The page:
- A solution of 65, percent by weight (dry basis) of sucrose and 35 percent by weight (dry basis) of corn syrup and sufiicient water to dissolve the materials is cooked to 296 F. and then subjected to a vacuum which reduces the moisture content and the temperature of the hot candy mass to about 260 F. The hot candy mass is then transferred to a mixing table and flavor and citric acid (0.3 percent by weight) are added. The mass is mixed and cooled until the temperature is reduced to about 215. F. It is then transferred to the forming equipment. Under these conditions there is some stickiness but generally good release of the pieces from the forming punches. At 220 F. there ispoor release of the pieces from the forming punches. At 225 F. stickiness is so severe at the forming punches that uniform pieces cannot be made. When the above was repeated with, however, the addition of 0.5 percent by Weight of a polyethylene glycol having an average molecular weight in the range 3,000 to 3,700, there was no stickiness during the mixing and even when the hot candy mass was transferred to the forming equipment at 230 F., there was good release of the formed pieces with no stickiness at the forming punches.
When using only 0.25 percent by Weight of the polyethylene glycol, there is no stickiness at the forming punches at 225 F. It was also found that when using the polyethylene glycol, a smoother candy piece could be formed with considerably less Wear and tear on the forming equipment because of the higher temperatures at which the hard candy could be formed.
Polyethylene glycols are also effective in reducing the stickiness of other types of candy. In most chewy candy such as caramels, salt water taffy, English toffee, and nougats, some type of fat is used in the formula to reduce the stickiness, both in process and during chewing of the candy. It has been found that polyethylene glycols can be used to augment the lubrication contributed by the added fats and in some cases to completely replace the normally used fatty lubricant.
As an example of the use of non-hygroscopic polyethylene glycols in chewy candies, a standard nougat was prepared. Nougat is a mixture of marshmallow (aerated candy) and hard candy (high-cooked candy). The basic formula used was as follows:
Percent Frapp (aerated candy) 25 Hard candy 75 The frapp consisted of:
Percent Dried egg whites Corn syrup 60 Standardized invert sugar Water 15 The hard candy consisted of:
- Percent Sucrose 50 Corn syrup solids 40 Invert sugar solids 8.3 Water 1.7
The frapp portion was made by soaking the dried egg whites in water and then combining with the corn syrup and invert followed by whipping until mixture is light and fluffy. The hard candy portion was made by cooking the sugar, corn syrup, and invert to about 315 F. and immediately blending it with the frapp.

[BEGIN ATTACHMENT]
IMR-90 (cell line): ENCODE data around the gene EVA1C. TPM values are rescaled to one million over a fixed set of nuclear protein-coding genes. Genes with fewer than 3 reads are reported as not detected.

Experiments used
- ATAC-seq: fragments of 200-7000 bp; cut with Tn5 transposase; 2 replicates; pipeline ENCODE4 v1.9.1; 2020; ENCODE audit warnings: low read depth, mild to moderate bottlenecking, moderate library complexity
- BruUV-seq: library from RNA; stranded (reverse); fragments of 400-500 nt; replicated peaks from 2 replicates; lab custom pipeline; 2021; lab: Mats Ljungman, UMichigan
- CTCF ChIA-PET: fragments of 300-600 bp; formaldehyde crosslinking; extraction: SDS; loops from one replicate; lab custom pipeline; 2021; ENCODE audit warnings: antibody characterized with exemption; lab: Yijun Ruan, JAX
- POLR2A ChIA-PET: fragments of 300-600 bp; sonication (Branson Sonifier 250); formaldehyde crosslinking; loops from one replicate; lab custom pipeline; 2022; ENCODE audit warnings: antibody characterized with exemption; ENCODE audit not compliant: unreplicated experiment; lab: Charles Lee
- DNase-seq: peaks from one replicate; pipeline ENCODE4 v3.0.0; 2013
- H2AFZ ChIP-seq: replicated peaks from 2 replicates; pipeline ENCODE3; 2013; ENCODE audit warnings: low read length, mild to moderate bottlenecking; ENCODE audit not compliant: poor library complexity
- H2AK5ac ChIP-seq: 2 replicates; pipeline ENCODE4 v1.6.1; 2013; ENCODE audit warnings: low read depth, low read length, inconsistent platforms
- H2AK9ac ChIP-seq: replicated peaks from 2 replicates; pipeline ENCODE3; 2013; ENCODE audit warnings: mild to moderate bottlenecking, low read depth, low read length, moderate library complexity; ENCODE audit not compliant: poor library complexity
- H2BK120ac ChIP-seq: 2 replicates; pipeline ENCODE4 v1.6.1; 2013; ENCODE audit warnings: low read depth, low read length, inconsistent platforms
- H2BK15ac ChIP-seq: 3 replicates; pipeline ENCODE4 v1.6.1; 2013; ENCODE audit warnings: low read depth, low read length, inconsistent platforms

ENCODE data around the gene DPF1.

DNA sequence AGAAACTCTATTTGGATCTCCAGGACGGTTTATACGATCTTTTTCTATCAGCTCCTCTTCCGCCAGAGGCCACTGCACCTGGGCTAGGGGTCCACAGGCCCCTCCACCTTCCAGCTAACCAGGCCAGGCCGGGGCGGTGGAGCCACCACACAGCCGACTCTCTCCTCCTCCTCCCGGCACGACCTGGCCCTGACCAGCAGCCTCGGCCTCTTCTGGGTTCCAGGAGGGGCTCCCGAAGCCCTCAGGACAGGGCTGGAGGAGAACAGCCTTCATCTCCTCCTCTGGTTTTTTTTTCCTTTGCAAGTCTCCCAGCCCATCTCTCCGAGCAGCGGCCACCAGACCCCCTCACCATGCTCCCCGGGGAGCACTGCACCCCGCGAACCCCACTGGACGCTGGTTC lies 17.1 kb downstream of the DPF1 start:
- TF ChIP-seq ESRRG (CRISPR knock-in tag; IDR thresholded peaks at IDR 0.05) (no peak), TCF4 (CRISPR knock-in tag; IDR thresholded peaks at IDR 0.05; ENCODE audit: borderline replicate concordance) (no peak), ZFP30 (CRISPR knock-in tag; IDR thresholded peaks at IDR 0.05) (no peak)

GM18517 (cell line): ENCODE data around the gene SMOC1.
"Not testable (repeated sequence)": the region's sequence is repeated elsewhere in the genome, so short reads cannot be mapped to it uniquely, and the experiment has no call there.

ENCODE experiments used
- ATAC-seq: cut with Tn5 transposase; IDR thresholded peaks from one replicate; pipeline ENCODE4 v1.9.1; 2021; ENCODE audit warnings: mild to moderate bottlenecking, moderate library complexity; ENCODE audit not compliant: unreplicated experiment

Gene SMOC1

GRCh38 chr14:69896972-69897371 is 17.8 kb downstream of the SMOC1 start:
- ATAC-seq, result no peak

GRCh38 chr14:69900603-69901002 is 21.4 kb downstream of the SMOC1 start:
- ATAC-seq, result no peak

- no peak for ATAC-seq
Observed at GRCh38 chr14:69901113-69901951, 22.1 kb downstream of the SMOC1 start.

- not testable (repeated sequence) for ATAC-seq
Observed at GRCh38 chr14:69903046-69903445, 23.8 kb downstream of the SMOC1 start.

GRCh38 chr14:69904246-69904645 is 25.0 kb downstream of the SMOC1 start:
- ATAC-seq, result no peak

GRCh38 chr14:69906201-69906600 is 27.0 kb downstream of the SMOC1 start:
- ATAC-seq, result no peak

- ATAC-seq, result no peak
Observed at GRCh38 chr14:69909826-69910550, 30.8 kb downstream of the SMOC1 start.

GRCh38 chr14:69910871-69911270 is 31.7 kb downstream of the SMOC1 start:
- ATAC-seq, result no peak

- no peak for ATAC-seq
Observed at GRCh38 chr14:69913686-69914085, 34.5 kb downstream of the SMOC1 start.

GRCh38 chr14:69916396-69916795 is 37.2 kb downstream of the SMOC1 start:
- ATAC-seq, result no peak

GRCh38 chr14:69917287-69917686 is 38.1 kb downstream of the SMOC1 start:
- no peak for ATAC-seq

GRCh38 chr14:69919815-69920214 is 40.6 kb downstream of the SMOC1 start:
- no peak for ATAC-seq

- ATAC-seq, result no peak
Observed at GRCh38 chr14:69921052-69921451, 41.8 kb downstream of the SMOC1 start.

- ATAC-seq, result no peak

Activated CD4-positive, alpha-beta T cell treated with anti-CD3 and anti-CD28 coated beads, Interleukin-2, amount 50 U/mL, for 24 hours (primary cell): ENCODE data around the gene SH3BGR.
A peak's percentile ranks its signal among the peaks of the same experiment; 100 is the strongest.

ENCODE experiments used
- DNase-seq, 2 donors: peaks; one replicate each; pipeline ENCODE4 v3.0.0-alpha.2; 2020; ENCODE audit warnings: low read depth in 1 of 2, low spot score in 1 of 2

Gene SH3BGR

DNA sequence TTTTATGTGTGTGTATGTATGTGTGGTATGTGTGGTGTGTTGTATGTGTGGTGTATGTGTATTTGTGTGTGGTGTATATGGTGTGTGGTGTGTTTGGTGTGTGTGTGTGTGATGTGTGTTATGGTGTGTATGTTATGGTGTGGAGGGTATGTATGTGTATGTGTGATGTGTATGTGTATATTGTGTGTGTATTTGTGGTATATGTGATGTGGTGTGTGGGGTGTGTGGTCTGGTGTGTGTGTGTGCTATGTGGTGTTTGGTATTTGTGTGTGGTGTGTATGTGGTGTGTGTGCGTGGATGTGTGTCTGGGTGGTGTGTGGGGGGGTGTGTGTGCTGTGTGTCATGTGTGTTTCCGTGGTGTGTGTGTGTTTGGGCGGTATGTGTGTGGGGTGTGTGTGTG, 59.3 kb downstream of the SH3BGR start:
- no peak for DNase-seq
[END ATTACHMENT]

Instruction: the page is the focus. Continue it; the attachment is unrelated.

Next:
A batch of nougat made-in this manner was divided into three portions. To the first portion 4 percent by weight 92 hydrogenated coconut oil was added. To the second portion 4 percent by weight of a non-hygroscopic polyethylene glycol of'average molecular weight in the range 3,000 to 3,700 was added. Nothing was added to the third portion.
A simple test was devised to evaluate the stickiness of the three samples. This consisted of bringing each sample to 95 F. and then plunging a stainless steel knife into the candy mass and withdrawing it again. The number of times the knife can be plunged and withdrawn from the candy mass before the candy sticks to the knife is a function of the stickiness of the candy. The average results with each portion is given below. Twenty tests on each batch were done.
Average number of plunges .Plain nougat 1.4 Nougat+4% 92-hydrogenated CNO 3.6 Nougat+4% polyethylene glycol 4.4
' The above procedure was also repeated with a basic salt water tafiy formula candy. In this case polyethylene glycol was substantially equal to the hydrogenated coconut oil in reducing the stickiness of the tafiy, both being highly effective.
The polyethylene glycols that may be used in practicing the present invention are preferably non-hygroscopic to avoid the attraction of water to the candy and resulting development with time of stickiness and loss of physical attractiveness. In general, they have a molecular weight of about 1,000 or higher and are commercially available. Preferably they should have a melting point below that at which they are to be worked into the candy and should have a reasonable degree of solubility in water, particularly when clear candy is desired. Polyethylene glycols having a molecular weight of from about 1,000 up to and in excess of 20,000 can be used in practicing the process.
What is claimed is:
1. A method of reducing the stickiness of hot candy which comprises incorporating therein 0.05 to 10 percent by weight of a non-hygroscopic polyethylene glycol while the candy is hot.
2. A method of reducing the stickiness of hot hard candy which comprises mixing in the plastic hard candy at temperatures above 200 F., 0.05 to 10 percent by weight of a non-hygroscopic polyethylene glycol.
3. A method of manufacturing hard candy of a reduced tendency to stick to metals when hot which comprises mixing 0.05 to 10 percent by weight of a polyethylene glycol having a molecular weight in excess of 1,000 while the candy mass is above 200 F.
References Cited by the Examiner UNITED STATES PATENTS 2,540,253 2/ 1951 Gakenheimer 9978 X 2,784,100 3/ 1957 Endicott et a1 99141 2,889,226 6/1959 Hinkley 9978 X FOREIGN PATENTS 36/7,337 6/1961 Japan.
OTHER REFERENCES Clyne: A Course in Confectionery, 1955, published by Specialized. Publications, Ltd., Surrey, England, pp. 184-185.
Robinson: Candy Bibliography (January 1944 to July 1954), 1955, Southern Research Laboratory, U.S.D.A., p. 87 (items numbered 1165 and 1166).
A. LOUIS MONACELL, Primary Examiner. I
J. M. GOLIAN, Assistant Examiner.